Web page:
Sometimes my job is incredible. Incredible because I'm seeing and doing things I never imagined I'd even want to do.
The Western Folklife Center and the Elko Convention and Visitor's Authority has brought in a group of journalists to learn about the Elko area and, especially, the National Cowboy Poetry Gathering. I didn't have to do any of the planning or organizing (thankfully), but I did get to meet the folks and share in some of the exciting things they are learning about.
Yesterday I headed to the 71 after work for dinner (which was ribs, so I only had dessert) and a concert by the campfire. Jay Dalton picked his way through quite a few songs as people took pictures and sang along.
Today, I headed back out to the 71 for lunch (Mexican, so I had a version of the served dish). After lunch we listened to a talk about changes in grazing cattle, and then we headed down to a barn to watch a horse be castrated. Fascinating. The vet threw the, um, removed part over the horse's head because "otherwise he looks back and won't be a good horse." In other words, they want the horse to see what's been removed so he doesn't think he can still, well, enjoy the ladies. Don't worry, the horse was knocked out before knife hit skin. His tongue was sticking out, which was awfully undignified and cute. After that we watched some cattle get roped and "doctored," which meant getting treated for an infection in their hooves.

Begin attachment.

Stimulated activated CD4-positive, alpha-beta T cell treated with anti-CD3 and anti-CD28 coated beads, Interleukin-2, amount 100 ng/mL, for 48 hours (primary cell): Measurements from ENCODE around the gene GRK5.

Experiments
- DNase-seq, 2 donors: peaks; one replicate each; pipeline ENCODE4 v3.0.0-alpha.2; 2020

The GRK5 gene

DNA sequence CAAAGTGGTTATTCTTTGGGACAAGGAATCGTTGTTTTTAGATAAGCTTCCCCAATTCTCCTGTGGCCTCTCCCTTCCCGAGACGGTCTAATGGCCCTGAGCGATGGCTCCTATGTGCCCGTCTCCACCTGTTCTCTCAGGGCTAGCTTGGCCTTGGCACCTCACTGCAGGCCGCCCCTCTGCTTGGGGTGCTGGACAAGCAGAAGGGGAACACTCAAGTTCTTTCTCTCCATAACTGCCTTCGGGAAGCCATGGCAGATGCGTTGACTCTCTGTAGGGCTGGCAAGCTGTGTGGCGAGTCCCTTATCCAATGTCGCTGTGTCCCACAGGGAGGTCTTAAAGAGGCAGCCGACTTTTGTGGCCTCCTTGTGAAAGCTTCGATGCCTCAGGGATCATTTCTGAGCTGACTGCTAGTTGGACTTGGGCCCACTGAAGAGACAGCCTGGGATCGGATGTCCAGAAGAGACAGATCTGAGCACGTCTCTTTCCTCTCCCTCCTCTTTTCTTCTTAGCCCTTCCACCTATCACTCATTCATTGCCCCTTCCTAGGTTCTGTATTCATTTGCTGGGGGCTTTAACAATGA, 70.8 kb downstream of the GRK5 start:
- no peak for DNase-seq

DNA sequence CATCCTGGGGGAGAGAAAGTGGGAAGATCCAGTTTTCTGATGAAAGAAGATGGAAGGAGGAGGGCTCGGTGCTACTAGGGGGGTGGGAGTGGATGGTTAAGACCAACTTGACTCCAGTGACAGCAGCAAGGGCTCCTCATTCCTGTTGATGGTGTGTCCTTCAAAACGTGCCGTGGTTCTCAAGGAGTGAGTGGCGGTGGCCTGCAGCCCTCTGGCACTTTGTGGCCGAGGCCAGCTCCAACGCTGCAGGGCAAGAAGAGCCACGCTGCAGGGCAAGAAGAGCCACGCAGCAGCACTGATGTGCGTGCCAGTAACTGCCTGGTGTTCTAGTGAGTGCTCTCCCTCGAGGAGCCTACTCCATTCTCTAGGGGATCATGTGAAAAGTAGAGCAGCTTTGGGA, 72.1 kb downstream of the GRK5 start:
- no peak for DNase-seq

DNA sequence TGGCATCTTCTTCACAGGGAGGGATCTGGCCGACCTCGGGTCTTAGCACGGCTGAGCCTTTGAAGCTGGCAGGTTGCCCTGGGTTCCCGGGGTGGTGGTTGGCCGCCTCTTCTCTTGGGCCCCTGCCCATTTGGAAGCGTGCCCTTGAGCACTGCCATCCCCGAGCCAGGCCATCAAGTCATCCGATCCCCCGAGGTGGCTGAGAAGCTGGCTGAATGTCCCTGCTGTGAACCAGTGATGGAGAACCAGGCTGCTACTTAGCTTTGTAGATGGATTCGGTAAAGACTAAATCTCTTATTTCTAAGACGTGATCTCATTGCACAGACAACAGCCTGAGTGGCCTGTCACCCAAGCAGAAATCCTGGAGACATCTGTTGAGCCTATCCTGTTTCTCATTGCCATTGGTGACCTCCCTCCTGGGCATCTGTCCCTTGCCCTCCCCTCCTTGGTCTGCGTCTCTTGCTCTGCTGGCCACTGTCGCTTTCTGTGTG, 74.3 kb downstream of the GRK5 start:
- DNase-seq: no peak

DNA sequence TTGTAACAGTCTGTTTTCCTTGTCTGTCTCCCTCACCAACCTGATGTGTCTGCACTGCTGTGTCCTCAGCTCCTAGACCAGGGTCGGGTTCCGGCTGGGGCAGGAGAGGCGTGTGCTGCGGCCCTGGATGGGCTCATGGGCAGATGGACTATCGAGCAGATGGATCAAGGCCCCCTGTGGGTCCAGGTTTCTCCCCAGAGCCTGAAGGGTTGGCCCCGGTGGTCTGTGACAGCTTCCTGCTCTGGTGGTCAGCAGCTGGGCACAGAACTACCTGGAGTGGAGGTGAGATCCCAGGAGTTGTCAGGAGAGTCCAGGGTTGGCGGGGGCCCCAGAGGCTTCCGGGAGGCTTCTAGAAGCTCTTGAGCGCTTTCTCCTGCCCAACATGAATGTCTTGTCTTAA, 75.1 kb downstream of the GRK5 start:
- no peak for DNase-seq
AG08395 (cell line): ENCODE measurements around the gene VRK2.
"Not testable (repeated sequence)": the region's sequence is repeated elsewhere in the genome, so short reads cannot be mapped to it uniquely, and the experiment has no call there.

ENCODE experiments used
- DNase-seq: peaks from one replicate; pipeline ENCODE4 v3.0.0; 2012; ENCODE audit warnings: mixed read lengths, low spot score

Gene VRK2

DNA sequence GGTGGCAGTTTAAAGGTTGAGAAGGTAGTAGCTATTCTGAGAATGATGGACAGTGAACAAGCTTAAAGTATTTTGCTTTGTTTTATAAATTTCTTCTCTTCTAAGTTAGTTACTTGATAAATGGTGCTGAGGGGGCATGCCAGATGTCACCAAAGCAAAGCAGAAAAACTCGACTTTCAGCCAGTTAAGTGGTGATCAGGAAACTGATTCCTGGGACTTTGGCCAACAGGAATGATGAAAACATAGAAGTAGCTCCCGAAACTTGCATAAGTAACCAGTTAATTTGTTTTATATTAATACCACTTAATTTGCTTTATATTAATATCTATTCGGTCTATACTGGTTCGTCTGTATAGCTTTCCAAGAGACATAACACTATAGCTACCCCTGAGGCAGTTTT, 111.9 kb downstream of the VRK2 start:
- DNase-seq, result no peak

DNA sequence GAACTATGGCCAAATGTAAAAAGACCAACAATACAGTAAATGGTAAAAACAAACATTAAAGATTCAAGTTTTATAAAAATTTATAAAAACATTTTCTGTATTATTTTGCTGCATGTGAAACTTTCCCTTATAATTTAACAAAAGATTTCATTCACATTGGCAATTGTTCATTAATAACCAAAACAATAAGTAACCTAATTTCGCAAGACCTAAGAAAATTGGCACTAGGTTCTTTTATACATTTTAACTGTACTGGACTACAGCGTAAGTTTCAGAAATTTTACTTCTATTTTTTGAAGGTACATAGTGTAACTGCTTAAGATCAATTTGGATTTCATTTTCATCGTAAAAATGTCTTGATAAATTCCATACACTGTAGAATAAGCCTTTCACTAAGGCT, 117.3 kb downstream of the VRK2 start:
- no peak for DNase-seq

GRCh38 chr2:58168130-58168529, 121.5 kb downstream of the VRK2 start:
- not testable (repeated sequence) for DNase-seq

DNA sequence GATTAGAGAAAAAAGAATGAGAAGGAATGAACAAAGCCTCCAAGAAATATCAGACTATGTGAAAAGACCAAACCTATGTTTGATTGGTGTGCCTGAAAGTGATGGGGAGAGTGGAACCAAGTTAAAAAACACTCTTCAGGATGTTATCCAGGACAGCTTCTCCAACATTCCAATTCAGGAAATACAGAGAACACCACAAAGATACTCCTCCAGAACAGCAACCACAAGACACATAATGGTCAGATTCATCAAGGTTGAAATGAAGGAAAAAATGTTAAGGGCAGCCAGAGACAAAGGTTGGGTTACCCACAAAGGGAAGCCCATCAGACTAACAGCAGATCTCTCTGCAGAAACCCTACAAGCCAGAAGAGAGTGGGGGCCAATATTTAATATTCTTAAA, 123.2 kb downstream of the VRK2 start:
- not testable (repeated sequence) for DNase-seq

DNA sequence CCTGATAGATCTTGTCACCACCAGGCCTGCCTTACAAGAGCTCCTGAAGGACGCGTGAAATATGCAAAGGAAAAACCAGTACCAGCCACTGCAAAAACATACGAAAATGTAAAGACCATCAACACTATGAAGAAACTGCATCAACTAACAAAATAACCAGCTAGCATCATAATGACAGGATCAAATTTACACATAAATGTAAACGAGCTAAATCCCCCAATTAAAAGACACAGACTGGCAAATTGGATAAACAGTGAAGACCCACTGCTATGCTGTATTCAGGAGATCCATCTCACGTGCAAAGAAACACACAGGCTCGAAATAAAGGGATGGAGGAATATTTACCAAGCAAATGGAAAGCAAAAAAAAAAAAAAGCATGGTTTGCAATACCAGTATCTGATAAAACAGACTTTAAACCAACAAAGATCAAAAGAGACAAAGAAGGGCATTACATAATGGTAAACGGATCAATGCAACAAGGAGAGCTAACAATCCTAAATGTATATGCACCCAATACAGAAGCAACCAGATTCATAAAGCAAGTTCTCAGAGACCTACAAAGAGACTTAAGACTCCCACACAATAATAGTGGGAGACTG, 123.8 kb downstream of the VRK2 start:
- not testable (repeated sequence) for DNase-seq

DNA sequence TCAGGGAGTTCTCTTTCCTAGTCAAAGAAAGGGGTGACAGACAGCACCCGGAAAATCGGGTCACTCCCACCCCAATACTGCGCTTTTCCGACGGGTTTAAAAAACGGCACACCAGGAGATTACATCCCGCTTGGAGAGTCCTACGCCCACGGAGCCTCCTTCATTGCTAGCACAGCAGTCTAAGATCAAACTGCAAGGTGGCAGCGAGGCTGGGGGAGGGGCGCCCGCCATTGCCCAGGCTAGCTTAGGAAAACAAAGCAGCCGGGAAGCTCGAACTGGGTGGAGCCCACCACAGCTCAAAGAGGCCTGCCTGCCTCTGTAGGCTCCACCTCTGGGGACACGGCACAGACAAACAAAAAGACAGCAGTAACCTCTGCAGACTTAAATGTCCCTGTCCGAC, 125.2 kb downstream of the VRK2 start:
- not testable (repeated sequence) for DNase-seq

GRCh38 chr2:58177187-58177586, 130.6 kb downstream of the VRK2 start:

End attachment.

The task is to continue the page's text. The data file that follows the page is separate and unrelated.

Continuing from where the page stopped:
Tomorrow I get to have dinner (which I also can't eat--this is the problem with being a vegetarian in cattle country) with Baxter Black, then go watch him perform. What a job.